A consultation is currently in progress relating to proposed changes to the rules on unapproved employee share schemes and employment-related securities.
The changes proposed could be quite radical and therefore advisors who deal with such schemes would be wise to consider responding to the consultation. Eaves and Co are currently preparing our own response to the proposals and we would welcome any further feedback that you may have, to be incorporated into our response.
The summary of the proposed changes is as follows:
- Individuals would potentially be able to choose whether the tax charge on employee shares arises at the time they are acquired or, at the time at which they could be sold for their “unrestricted market value” (when they become ‘marketable’). Income tax and NICs would then be payable at this time.
- The rules on marketable shares could potentially mean that shares in private companies (without an EBT) would not be treated as marketable until arrangements were put in place for a sale of the shares. This would potentially enable tax charges to be significantly deferred compared to the current rules, although an election could still be made to pay tax upfront.
- Changes to the rules on readily convertible assets (RCAs) which determine when NICs are payable on employee shares. The proposals are that all such shares would be RCAs (with NICs payable at the point at which the shares became ‘marketable’ unless an election was made to pay tax upfront on similar terms to a current s.419 election.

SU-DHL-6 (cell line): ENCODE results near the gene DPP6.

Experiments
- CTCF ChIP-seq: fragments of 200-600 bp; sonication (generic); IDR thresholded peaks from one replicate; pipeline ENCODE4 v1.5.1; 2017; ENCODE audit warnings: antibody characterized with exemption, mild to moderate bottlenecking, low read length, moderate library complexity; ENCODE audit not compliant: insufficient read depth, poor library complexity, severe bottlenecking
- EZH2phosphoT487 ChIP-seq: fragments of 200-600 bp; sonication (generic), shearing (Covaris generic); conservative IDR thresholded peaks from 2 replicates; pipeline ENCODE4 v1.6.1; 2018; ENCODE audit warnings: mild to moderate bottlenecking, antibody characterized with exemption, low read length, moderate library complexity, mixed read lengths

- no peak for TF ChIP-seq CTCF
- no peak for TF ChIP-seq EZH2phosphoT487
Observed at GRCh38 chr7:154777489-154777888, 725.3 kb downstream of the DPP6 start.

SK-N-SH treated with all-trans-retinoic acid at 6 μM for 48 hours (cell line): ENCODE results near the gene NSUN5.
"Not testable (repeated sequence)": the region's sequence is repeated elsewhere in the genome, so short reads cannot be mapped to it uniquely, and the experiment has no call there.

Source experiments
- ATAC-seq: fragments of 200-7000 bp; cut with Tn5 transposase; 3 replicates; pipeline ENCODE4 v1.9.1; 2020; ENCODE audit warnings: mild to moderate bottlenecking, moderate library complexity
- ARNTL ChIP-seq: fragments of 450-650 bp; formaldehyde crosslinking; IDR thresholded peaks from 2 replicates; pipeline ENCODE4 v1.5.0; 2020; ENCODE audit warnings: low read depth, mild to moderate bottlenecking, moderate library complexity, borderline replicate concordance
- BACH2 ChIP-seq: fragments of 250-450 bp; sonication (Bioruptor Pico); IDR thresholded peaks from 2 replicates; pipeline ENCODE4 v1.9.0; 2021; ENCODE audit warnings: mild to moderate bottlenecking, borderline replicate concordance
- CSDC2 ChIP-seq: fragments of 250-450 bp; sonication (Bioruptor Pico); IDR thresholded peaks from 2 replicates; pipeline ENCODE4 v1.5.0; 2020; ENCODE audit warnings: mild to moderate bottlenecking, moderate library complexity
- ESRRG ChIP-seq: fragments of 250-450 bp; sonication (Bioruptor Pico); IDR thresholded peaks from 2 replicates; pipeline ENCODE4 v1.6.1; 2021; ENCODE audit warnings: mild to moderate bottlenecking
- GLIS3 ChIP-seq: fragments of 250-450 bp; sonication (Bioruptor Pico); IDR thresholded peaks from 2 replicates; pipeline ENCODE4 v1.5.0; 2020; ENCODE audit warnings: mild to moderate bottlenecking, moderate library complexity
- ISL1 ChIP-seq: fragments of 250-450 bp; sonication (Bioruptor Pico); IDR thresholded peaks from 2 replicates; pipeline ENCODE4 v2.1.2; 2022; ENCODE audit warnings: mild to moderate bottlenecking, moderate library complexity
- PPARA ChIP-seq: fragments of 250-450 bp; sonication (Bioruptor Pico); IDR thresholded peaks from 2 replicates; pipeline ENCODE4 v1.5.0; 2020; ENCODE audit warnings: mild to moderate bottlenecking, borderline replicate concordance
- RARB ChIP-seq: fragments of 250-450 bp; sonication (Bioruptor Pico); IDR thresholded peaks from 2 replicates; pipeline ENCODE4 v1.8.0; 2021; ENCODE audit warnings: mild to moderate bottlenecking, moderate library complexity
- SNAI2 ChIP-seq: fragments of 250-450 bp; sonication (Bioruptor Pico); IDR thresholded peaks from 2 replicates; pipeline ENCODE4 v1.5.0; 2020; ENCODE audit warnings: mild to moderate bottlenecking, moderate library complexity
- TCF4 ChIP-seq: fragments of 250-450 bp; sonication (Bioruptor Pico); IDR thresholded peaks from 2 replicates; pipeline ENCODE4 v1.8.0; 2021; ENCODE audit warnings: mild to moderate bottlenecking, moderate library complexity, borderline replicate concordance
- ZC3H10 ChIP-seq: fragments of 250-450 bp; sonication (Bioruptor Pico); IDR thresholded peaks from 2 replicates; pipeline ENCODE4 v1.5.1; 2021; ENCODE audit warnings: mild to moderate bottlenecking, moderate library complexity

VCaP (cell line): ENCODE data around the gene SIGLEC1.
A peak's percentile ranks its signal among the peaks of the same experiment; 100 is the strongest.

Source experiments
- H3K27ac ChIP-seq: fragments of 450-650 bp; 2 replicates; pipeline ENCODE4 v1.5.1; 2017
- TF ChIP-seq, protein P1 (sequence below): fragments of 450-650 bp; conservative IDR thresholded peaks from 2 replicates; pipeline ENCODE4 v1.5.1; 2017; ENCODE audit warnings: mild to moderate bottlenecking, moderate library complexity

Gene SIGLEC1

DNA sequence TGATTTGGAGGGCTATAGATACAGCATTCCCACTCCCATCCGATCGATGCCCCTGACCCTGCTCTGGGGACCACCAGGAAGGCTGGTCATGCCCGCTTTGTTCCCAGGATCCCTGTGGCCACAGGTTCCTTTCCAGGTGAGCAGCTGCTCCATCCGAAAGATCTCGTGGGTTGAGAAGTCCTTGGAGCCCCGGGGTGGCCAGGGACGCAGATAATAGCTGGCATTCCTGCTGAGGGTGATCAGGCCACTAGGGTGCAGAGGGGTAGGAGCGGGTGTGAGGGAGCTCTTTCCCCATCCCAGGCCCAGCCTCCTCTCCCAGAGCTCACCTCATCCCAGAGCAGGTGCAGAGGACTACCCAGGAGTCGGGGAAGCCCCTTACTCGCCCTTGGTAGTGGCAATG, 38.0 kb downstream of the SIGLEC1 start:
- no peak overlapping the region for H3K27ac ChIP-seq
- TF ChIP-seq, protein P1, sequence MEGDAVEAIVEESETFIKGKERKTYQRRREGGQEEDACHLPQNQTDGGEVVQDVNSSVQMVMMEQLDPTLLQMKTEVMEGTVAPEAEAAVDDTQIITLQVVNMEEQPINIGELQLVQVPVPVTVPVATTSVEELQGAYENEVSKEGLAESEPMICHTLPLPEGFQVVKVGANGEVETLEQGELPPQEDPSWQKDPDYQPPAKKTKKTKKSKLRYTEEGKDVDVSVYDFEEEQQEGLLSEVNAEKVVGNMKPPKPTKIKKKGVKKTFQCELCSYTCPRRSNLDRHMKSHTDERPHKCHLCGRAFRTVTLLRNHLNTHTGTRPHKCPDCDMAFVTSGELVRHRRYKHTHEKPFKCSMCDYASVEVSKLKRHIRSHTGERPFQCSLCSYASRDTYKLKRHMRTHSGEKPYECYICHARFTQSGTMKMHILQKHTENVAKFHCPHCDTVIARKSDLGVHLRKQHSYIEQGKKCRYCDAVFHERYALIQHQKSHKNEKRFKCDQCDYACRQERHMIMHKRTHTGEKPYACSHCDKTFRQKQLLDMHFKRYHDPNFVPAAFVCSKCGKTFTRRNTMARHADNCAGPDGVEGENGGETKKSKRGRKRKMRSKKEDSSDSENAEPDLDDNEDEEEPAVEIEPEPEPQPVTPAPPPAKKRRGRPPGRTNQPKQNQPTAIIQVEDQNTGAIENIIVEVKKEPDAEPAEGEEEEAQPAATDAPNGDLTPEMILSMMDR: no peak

- Dividends and other income received from employee shares before they became ‘marketable’ would be taxed as employment income
Whilst the proposals seek to provide a simplification of the current rules, it remains to be seen whether this will be achievable bearing in mind the necessary anti-abuse clauses that will no doubt be required to prevent unforeseen uses for such rules. Our thoughts are that these proposals require detailed critical thought.
The consultation document proposes a ‘simplification’ in order to encourage the use of employee share ownership. Whilst there may be some cases where deferring an upfront tax charge might make such schemes more attractive, the fact that all of the uplift would be taxable as employment income might raise questions about what the purpose of entering into such schemes would be.
Similarly, one wonders what the policy thinking behind charging dividend income as employment income is, and how such a proposal would encourage the use of share schemes? If it is felt that dividends are taxed at the wrong rate, why are complicated rules like these proposed, rather than simply raising the tax rate on dividends?
As advisors, it will be important to ensure clients are fully aware of the pros and cons of making elections under these rules and the impact of paying tax at employment income rates on any profits and/or dividends arising on the shares if no elections were made.
Do you think these changes would improve the position for unapproved share schemes and encourage more use of such schemes, or would the new position with potentially increased amounts taxed as employment income have the opposite effect? Please let us know in the comments section below.